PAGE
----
From March 31 to June 24, 2021
Ernesto Casero‘s exhibition The Lost Plants concludes a sort of “chlorophyll trilogy” composed of three individual exhibitions which have inaugurated, after the group exhibition Malva y Asfódelo, the art gallery Gabinete de dibujos in Literato Azorín, 33.
The first one was Botanical Breathing by Nieves Torralba, an extreme refinement of vegetable shapes executed in controlled movements, coordinated almost choreographically with the artist’s own breathing.
It was followed by the exhibition No soy yo quien dibuja, in which Felipe Ortega Regalado combined and recombined vegetable and indeterminate organic fragments, resulting in one hundred drawings that inspire surprise, their process of creation reminiscent of someone repeating a Tibetan mantra.
Now, last of all, The Lost Plants by Ernesto Casero reminds us by means of overlays of flora considered extinct that the so called Sixth Mass Extinction, one of the terrible consequences of the Anthropocene, is underway. The artist, in a sort of naturalist Mea culpa maxima, forces us to recognize that humanity is the cause of this, having provoked habitat loss through its compulsive construction/destruction and its hectic cocktail of foreign species scattered throughout the world.
Three significantly different approaches to the same topic, formulated as an argument, in which the vegetable world appears as a source of inspiration, cause for reflection, repository of fragmented images, spiritual help, topic of denunciation and cause for activism; a protest articulated by some isolated voices such as Rachel Carson’s as early as the mid-20th century, and which is rapidly becoming thunderous in the 21st century.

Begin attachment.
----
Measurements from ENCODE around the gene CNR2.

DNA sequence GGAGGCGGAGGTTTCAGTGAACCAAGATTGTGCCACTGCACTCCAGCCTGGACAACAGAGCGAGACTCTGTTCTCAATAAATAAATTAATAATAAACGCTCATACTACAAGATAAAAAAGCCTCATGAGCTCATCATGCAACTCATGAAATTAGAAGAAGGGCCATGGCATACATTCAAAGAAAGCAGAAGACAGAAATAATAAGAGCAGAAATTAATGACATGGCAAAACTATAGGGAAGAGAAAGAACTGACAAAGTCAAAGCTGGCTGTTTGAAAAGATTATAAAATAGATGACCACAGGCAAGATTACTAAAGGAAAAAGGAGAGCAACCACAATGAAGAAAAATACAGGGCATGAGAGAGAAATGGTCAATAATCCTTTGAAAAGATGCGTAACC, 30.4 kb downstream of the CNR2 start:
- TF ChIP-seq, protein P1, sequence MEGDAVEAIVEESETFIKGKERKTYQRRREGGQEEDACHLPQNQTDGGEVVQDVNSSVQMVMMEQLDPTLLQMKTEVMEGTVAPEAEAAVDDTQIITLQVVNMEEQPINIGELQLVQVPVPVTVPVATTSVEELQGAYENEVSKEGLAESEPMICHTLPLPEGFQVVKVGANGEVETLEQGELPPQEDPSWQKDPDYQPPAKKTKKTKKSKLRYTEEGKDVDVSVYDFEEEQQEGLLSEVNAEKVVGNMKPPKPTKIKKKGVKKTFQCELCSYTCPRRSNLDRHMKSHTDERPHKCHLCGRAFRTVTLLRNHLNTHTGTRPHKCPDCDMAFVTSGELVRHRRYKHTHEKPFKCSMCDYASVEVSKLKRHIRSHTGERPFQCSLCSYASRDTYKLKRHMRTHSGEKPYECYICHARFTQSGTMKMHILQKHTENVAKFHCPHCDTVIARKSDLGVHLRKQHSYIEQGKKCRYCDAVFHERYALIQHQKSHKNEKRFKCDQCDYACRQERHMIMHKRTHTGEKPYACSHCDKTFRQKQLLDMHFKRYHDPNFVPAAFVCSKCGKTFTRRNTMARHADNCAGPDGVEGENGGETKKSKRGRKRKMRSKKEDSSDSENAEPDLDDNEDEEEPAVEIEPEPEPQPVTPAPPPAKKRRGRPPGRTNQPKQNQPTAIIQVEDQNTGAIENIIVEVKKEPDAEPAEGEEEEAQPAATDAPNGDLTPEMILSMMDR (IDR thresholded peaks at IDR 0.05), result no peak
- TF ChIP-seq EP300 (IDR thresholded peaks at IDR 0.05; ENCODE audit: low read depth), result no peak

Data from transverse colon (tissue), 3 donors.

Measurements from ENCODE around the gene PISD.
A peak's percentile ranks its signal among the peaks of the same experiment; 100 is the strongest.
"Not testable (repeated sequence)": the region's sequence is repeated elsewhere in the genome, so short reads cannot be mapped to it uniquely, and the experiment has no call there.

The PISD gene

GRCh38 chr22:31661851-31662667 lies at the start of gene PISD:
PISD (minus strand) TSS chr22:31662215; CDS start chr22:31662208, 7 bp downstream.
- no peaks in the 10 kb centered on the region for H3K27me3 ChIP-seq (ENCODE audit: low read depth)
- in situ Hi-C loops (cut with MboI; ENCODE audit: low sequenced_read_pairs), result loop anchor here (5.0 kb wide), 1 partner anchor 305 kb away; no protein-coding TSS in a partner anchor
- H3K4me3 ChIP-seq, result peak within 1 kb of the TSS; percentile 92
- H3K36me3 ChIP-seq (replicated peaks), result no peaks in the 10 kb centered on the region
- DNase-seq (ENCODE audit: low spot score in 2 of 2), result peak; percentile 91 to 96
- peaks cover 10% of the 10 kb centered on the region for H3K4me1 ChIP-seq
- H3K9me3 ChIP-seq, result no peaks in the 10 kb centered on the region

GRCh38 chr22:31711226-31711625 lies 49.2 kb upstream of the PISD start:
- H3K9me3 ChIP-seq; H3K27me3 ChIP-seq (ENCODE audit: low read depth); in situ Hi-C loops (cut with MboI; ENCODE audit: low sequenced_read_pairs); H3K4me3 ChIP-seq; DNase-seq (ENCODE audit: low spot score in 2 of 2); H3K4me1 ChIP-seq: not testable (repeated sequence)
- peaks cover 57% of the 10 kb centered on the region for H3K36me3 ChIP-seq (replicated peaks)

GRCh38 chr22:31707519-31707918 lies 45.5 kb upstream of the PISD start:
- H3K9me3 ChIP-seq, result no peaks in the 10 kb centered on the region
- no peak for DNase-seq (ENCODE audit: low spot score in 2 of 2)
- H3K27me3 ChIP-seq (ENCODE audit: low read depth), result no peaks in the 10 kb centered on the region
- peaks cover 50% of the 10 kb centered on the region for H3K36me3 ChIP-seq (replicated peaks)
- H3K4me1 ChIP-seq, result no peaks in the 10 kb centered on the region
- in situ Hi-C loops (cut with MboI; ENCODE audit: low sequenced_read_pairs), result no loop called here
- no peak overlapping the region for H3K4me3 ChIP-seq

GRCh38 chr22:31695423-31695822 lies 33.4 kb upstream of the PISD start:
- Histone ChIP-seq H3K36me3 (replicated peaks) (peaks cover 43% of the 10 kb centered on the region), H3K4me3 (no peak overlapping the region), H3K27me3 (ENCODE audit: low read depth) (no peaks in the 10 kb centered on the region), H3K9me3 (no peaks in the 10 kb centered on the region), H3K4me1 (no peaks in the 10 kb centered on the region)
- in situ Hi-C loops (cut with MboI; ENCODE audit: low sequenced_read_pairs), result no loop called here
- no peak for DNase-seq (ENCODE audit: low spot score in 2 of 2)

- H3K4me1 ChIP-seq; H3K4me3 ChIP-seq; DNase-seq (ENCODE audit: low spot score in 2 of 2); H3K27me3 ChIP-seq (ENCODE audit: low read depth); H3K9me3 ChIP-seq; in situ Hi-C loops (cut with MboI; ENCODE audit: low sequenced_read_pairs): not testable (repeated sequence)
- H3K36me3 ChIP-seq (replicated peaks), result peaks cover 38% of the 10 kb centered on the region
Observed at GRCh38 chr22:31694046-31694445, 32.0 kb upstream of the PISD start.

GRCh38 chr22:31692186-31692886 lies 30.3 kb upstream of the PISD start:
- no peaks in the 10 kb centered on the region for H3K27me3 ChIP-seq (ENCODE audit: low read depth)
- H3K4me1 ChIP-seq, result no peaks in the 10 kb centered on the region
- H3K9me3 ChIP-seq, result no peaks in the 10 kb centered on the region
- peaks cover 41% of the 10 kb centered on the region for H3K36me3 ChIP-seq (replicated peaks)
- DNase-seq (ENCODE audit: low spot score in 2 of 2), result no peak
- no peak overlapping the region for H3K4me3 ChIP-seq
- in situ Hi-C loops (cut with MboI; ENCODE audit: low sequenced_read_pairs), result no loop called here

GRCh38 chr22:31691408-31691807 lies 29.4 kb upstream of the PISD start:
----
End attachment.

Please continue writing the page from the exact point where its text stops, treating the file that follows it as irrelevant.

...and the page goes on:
The lost plants
By Ernesto Casero
Plants don’t emit sounds that we can appreciate, apart from those produced by the wind between their branches, or when we step on them, and they move on a time scale that is difficult to perceive to animals, and perhaps this is what leads to many consider them as little more than food, or as part of the landscape, the environment, even decoration, as if they were entities that are closer to the order of objects than to the living. Humans, who live inserted in a system of hierarchies, tend in general to ignore what is alien to our way of being in the world. We have a word to designate what is not human, nature, as if we were in another place, a place from which we can take, manipulate and exploit what surrounds us at will. Not all humans, it is true, and not all cultures, of course, and humans have existed since, depending on which point of view is adopted, between one hundred thousand and two million years. But it’s evident that in the recent times we have accelerated certain processes that have turned us into a true plague for the rest of beings with whom we share the planet, and we are being warned that they are increasingly intense and pressing, and it doesn’t seem that the smartest attitude is to continue going through everything as if it didn’t concern us.